Purdue News

November 22, 2005

Warmer winter in store for Indiana, precipitation uncertain

WEST LAFAYETTE, Ind. - Mother Nature may have a gift for Hoosiers worried about high heating bills this winter. A warmer-than-normal winter is in the forecast for Indiana, according to the National Weather Service in Indianapolis and the Indiana State Climate Office at Purdue University.

Less certain, however, is whether winter precipitation totals will be below normal, normal or above normal.

Warmer temperatures in the Gulf of Mexico, which fueled this year's unusually active hurricane season, also will affect Indiana's winter weather, said Dev Niyogi, Indiana state climatologist.

"Surface temperatures in the Gulf are still about 2 degrees above normal along our southern U.S. coastline," he said. "This stored warmth and moisture will be transported northward toward Indiana by several winter storm systems. This will result in an Indiana winter that is warmer than normal."

Niyogi said the while the precipitation forecast is still uncertain, there is a possibility of above-normal precipitation, fueled by warmer local air clashing with cold polar air from the north.

"This can result in more frequent and more intense winter storms than usual," he said. "However, the overall warmer winter conditions should produce precipitation that is in the form of rain more often than in a usual Indiana winter."

Logan Johnson, a meteorologist with the National Weather Service, said, "While the overall temperature outlook for the three months of winter is expected to average out to be warmer than normal, it is important to know what this means. We are still anticipating that there will be several periods throughout the winter where Indiana experiences well below-normal temperatures. Residents should keep this in mind and not go into this winter expecting unusual warmth every day."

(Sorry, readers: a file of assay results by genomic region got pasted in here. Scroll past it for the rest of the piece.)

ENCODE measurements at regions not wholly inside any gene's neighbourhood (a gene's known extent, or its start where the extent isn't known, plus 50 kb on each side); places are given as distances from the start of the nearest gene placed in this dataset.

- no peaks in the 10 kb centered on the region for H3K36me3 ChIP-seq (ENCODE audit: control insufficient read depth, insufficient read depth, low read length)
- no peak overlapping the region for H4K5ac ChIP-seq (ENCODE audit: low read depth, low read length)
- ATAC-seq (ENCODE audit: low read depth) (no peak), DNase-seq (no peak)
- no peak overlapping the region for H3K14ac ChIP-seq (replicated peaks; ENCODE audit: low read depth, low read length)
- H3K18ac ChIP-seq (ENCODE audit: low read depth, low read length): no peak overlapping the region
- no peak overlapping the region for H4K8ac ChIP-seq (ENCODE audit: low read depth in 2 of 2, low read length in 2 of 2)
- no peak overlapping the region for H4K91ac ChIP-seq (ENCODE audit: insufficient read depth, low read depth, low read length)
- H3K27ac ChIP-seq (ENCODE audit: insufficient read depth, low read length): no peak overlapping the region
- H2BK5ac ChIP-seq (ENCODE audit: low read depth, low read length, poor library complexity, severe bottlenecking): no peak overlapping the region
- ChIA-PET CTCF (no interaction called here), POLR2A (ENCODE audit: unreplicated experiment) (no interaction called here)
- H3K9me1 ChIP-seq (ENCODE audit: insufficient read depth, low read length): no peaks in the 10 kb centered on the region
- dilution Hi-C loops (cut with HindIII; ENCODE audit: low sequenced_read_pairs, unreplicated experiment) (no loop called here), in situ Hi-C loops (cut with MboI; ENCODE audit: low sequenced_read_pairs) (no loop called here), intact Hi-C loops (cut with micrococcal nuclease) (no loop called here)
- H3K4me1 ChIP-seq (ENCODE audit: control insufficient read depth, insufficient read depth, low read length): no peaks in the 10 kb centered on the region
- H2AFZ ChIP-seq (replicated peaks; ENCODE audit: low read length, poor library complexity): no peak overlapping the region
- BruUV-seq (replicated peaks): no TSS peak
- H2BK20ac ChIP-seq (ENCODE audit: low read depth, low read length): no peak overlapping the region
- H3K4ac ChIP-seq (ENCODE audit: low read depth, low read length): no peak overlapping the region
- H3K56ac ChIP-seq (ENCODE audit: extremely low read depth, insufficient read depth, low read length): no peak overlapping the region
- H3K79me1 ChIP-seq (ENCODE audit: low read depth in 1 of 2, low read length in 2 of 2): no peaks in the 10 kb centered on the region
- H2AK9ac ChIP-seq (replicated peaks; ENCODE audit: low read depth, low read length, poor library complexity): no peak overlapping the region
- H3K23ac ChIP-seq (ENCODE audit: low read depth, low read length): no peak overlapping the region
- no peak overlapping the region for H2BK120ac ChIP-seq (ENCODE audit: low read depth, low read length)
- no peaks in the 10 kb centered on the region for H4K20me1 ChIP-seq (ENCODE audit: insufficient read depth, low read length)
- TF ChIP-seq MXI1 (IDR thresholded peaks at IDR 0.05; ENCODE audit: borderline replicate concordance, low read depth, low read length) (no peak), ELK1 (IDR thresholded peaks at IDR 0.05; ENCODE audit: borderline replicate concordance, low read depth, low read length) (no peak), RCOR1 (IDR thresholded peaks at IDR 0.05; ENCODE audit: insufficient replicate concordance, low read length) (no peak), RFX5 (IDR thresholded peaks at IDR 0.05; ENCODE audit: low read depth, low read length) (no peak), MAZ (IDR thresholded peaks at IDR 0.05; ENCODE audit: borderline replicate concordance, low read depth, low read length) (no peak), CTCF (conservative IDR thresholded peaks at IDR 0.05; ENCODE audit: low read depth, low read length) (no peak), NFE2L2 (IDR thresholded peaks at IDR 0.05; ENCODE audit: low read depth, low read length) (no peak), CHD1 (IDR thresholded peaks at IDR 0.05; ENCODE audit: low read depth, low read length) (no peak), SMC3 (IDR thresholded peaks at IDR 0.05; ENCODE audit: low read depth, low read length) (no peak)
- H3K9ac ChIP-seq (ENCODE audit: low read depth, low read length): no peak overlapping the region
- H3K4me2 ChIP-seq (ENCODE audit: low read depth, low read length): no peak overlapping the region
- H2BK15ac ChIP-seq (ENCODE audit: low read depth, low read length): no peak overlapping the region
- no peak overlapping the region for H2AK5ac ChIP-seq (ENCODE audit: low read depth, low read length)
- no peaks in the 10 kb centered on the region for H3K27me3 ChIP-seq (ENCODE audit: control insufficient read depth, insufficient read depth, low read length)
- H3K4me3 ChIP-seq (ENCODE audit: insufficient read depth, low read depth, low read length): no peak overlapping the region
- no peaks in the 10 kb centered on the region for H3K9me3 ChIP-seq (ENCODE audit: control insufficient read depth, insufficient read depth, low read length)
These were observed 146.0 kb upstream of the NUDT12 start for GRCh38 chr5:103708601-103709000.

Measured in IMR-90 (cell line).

In a typical Indiana winter, which climatologists define as the three-month period from December through February, maximum daily temperatures average from 34 F in the north to 43 F in southern Indiana, according to Ken Scheeringa, associate state climatologist. Daily lows range from 18 F to 25 F across the state. Subzero temperatures normally occur on three days in far southern Indiana and 11 days in east-central Indiana.

Precipitation normally falls on 29 to 44 winter days, with a total accumulation of 6.3 inches to 9.6 inches of rain and melted snowfall. Daily snowfalls of at least 1 inch typically occur on three days in southern Indiana and up to nearly 16 days in the snowbelt region near Lake Michigan.

"Total December to February snowfall ranges from 11 inches at Evansville to 50 inches at South Bend," Scheeringa said.

Writer: Beth Forbes, (765) 494-2722, forbes@purdue.edu

Sources: Dev Niyogi, (765)-494-6574

Logan Johnson, (317)-856-0368

Ken Scheeringa, (765)-494-8105

Ag Communications: (765) 494-2722;
Beth Forbes, forbes@purdue.edu
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